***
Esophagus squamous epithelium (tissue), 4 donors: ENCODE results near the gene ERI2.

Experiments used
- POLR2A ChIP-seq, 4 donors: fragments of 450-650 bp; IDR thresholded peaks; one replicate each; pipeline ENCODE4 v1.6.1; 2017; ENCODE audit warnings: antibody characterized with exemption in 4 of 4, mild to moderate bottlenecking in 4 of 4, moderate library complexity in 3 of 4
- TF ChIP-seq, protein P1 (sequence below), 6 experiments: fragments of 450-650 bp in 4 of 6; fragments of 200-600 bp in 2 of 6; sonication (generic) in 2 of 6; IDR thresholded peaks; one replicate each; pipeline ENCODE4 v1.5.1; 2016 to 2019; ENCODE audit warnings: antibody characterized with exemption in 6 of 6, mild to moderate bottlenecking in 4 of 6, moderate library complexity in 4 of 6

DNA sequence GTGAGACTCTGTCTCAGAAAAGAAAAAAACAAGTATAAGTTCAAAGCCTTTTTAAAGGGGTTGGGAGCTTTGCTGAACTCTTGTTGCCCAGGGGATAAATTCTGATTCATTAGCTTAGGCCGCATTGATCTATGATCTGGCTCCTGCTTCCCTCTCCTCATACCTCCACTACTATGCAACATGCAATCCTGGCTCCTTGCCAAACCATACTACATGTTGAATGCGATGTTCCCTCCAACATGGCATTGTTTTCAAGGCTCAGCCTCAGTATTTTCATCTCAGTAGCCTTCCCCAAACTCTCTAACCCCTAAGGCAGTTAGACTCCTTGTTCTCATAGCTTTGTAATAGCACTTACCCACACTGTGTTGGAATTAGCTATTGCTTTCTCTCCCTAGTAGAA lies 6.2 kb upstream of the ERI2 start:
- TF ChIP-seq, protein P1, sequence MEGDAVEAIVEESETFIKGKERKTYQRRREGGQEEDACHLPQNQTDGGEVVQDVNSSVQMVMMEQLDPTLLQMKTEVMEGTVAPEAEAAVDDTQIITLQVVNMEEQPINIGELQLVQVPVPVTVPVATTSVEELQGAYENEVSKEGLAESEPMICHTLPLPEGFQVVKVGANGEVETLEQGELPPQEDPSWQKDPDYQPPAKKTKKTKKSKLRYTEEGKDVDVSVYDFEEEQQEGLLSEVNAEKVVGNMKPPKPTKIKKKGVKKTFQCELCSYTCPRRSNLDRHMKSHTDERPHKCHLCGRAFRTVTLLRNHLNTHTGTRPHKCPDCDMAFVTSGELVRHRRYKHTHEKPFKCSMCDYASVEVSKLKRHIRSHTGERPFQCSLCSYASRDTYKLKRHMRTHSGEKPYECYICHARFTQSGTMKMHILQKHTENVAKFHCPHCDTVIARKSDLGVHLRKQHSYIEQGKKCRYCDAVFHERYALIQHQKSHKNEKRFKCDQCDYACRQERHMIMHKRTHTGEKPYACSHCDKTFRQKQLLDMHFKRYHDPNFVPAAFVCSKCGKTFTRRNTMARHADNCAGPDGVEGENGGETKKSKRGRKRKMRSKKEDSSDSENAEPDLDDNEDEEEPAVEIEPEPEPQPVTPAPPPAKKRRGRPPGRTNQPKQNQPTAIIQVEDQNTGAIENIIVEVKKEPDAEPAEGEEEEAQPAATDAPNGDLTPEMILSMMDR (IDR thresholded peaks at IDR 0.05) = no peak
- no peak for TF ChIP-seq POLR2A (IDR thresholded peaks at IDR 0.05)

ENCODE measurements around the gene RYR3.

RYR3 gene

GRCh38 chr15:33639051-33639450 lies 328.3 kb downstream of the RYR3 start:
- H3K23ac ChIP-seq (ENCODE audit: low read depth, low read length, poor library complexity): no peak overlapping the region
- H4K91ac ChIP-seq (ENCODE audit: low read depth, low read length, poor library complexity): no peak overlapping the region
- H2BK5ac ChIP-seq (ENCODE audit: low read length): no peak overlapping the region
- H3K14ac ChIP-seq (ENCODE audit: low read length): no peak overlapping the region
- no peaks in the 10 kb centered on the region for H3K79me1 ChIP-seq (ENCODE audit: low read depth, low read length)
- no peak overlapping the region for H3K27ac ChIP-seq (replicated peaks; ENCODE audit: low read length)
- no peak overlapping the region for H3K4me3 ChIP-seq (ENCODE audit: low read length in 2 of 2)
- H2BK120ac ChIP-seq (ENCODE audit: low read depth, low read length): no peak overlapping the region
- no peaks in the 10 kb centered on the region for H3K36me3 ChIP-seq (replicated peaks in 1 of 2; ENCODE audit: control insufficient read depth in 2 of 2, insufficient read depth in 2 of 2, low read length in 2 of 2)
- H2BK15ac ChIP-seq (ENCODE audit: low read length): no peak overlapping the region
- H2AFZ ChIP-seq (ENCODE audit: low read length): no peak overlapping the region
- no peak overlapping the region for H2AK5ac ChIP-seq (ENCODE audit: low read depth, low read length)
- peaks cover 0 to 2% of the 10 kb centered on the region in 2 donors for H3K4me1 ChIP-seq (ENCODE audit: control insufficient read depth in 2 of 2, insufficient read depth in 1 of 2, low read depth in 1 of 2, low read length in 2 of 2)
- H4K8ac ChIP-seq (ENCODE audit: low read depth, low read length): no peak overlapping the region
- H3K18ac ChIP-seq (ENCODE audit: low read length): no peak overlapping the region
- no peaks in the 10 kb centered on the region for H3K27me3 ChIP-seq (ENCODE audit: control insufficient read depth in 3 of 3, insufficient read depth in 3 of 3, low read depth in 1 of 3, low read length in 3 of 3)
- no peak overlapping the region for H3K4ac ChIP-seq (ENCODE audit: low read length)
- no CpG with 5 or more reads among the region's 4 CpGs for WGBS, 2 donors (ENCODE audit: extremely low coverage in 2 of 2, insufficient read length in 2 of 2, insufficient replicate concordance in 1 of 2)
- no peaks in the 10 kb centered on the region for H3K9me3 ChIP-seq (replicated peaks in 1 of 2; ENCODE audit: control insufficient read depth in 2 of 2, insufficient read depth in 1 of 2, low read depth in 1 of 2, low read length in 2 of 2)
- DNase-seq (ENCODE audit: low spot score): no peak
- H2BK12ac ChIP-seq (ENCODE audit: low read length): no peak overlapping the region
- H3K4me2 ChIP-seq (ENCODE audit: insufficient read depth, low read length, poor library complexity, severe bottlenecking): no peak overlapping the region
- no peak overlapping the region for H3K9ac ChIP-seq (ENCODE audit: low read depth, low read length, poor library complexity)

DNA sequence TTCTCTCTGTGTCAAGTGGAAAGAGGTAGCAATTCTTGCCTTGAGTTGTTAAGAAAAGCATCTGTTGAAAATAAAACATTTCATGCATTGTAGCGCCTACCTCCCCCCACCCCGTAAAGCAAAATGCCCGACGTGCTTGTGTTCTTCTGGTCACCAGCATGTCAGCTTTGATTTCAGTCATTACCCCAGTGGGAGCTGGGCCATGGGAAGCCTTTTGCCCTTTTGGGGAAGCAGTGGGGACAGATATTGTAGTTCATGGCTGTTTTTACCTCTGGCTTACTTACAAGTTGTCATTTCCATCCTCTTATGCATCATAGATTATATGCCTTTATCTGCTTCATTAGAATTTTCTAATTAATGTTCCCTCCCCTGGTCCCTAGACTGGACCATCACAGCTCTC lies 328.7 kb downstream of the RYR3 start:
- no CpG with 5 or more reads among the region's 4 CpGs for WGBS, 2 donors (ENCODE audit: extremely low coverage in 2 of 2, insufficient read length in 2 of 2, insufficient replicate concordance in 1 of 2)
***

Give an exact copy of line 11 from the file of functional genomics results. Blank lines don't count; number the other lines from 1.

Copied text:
- H3K23ac ChIP-seq (ENCODE audit: low read depth, low read length, poor library complexity): no peak overlapping the region